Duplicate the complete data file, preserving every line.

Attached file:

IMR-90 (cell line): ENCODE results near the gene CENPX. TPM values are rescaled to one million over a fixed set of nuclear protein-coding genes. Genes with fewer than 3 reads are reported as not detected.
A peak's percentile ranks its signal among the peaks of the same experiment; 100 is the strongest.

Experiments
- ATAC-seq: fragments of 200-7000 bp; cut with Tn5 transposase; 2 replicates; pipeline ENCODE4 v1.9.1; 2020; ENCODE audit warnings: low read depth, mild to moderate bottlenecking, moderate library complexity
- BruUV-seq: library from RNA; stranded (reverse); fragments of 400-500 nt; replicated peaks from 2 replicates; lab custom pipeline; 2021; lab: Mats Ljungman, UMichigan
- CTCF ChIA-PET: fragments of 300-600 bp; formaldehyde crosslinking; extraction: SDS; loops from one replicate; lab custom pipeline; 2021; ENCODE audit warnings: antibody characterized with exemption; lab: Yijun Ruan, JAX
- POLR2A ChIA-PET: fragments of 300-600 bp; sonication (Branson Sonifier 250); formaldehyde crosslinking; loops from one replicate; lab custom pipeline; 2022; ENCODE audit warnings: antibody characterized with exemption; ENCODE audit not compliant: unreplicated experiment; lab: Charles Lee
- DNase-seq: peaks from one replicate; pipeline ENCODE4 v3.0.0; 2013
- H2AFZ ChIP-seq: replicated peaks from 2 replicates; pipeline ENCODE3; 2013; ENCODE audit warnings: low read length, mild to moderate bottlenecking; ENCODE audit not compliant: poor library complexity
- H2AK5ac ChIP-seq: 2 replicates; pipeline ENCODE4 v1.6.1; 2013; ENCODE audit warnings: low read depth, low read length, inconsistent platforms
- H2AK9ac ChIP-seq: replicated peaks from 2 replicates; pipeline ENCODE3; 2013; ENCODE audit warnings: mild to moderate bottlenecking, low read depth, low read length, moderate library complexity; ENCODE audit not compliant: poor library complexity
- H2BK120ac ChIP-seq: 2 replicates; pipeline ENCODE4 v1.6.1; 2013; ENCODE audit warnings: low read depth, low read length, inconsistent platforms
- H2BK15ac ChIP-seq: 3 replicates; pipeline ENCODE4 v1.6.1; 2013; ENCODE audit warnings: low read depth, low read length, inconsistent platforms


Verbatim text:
IMR-90 (cell line): ENCODE results near the gene CENPX. TPM values are rescaled to one million over a fixed set of nuclear protein-coding genes. Genes with fewer than 3 reads are reported as not detected.
A peak's percentile ranks its signal among the peaks of the same experiment; 100 is the strongest.

Experiments
- ATAC-seq: fragments of 200-7000 bp; cut with Tn5 transposase; 2 replicates; pipeline ENCODE4 v1.9.1; 2020; ENCODE audit warnings: low read depth, mild to moderate bottlenecking, moderate library complexity
- BruUV-seq: library from RNA; stranded (reverse); fragments of 400-500 nt; replicated peaks from 2 replicates; lab custom pipeline; 2021; lab: Mats Ljungman, UMichigan
- CTCF ChIA-PET: fragments of 300-600 bp; formaldehyde crosslinking; extraction: SDS; loops from one replicate; lab custom pipeline; 2021; ENCODE audit warnings: antibody characterized with exemption; lab: Yijun Ruan, JAX
- POLR2A ChIA-PET: fragments of 300-600 bp; sonication (Branson Sonifier 250); formaldehyde crosslinking; loops from one replicate; lab custom pipeline; 2022; ENCODE audit warnings: antibody characterized with exemption; ENCODE audit not compliant: unreplicated experiment; lab: Charles Lee
- DNase-seq: peaks from one replicate; pipeline ENCODE4 v3.0.0; 2013
- H2AFZ ChIP-seq: replicated peaks from 2 replicates; pipeline ENCODE3; 2013; ENCODE audit warnings: low read length, mild to moderate bottlenecking; ENCODE audit not compliant: poor library complexity
- H2AK5ac ChIP-seq: 2 replicates; pipeline ENCODE4 v1.6.1; 2013; ENCODE audit warnings: low read depth, low read length, inconsistent platforms
- H2AK9ac ChIP-seq: replicated peaks from 2 replicates; pipeline ENCODE3; 2013; ENCODE audit warnings: mild to moderate bottlenecking, low read depth, low read length, moderate library complexity; ENCODE audit not compliant: poor library complexity
- H2BK120ac ChIP-seq: 2 replicates; pipeline ENCODE4 v1.6.1; 2013; ENCODE audit warnings: low read depth, low read length, inconsistent platforms
- H2BK15ac ChIP-seq: 3 replicates; pipeline ENCODE4 v1.6.1; 2013; ENCODE audit warnings: low read depth, low read length, inconsistent platforms